City officials in Birmingham and Mobile, two of Alabama’s largest cities, defied state law and removed Confederate monuments from public land this week.
On Sunday night, Birmingham Mayor Randall Woodfin, a Democrat, joined protestors at downtown Linn Park, where an obelisk honoring Confederate soldiers and seamen had stood since the Daughters of the Confederacy dedicated it in 1915. Woodfin promised protestors, who were attempting to take down the monument themselves (a University of Alabama at Birmingham professor even tweeted directions on how to fell obelisk-style monuments), asked for two days to get rid of the monument.
“Allow me to finish the job for you”, he told protestors. By Tuesday at noon, he said, it would be gone.
In 2017, however, the Alabama State Legislature passed a law banning the removal of monuments forty years or older by local governments without the state’s permission. The City of Birmingham, which had installed a wooden barrier around the bottom of the monument already, payed a $25,000 civil fee–required by the Alabama Memorial Preservation Act–for obstructing the monument’s view in 2019.
After calls with Alabama Governor Kay Ivey, Lt. Governor Will Ainsworth, and Alabama Attorney General Steve Marshall, all Republicans, the mayor was assured the penalty for removal would be another one-time fee of $25,000. Woodfin then directed city officials to remove the 115-year old monument. By Tuesday afternoon, the monument was gone.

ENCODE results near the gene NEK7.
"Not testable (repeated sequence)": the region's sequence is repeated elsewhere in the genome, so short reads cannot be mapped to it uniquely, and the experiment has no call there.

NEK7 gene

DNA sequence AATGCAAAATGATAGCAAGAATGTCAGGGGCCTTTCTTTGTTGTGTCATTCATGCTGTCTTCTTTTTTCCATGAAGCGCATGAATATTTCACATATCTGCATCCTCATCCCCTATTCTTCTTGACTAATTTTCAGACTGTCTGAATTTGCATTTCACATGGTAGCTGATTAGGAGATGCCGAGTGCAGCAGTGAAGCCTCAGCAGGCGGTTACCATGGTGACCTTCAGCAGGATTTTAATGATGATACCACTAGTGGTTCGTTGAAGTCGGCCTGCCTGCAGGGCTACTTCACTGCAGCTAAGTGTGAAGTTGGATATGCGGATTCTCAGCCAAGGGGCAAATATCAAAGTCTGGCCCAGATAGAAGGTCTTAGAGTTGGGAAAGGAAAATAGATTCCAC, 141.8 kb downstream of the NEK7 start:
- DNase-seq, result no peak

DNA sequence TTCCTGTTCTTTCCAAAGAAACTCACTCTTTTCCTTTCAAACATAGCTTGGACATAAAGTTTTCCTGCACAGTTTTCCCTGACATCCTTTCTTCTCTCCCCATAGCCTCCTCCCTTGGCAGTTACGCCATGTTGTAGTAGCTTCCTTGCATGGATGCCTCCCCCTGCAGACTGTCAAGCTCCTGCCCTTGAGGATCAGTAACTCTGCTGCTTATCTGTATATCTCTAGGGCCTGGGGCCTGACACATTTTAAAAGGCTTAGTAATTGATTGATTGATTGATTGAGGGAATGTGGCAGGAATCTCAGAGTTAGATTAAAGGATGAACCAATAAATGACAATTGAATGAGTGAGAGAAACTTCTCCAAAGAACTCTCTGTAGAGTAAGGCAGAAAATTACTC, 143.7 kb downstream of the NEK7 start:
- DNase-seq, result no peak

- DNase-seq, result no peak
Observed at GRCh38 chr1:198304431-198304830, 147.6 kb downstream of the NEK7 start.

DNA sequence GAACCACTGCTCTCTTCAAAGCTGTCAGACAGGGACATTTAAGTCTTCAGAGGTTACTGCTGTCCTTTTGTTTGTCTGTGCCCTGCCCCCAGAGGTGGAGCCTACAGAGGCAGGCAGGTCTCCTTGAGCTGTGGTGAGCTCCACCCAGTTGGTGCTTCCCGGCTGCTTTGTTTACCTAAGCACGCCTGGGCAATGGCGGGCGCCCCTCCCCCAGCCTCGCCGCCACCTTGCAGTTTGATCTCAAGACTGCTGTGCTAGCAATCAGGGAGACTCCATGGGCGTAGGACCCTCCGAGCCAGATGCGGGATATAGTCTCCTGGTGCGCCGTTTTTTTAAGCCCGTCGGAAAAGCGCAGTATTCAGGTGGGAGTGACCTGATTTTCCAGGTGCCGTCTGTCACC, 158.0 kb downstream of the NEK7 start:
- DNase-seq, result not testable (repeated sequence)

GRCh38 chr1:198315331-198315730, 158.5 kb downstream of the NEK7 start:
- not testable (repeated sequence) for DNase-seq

On Thursday in coastal Mobile, Republican Mayor Sandy Stimpson similarly defied state law and directed city officials to remove a 120-year old statue of Raphael Semmes, an officer in the Confederate Navy, from a downtown monument. In a Friday tweet, Stimpson said, “To be clear: This decision is not about Raphael Semmes, it is not about a monument and it is not an attempt to rewrite history.”
“Moving this statue will not change the past,” he continued. “It is about removing a potential distraction so we may focus clearly on the future of our city. That conversation, and the mission to create One Mobile, continues today.”
The base of the monument in Mobile is still standing.
Monuments in other parts of the state are receiving renewed attention and calls for removal as well. Singer-songwriter John Paul White, a Florence, Alabama native who became renowned world-wide for his work as part of the duo The Civil Wars, is bankrolling an effort to remove a Confederate monument from the local county courthouse.
How deep into the state’s more rural areas the anti-monument sentiment creeps, however, is yet to be seen.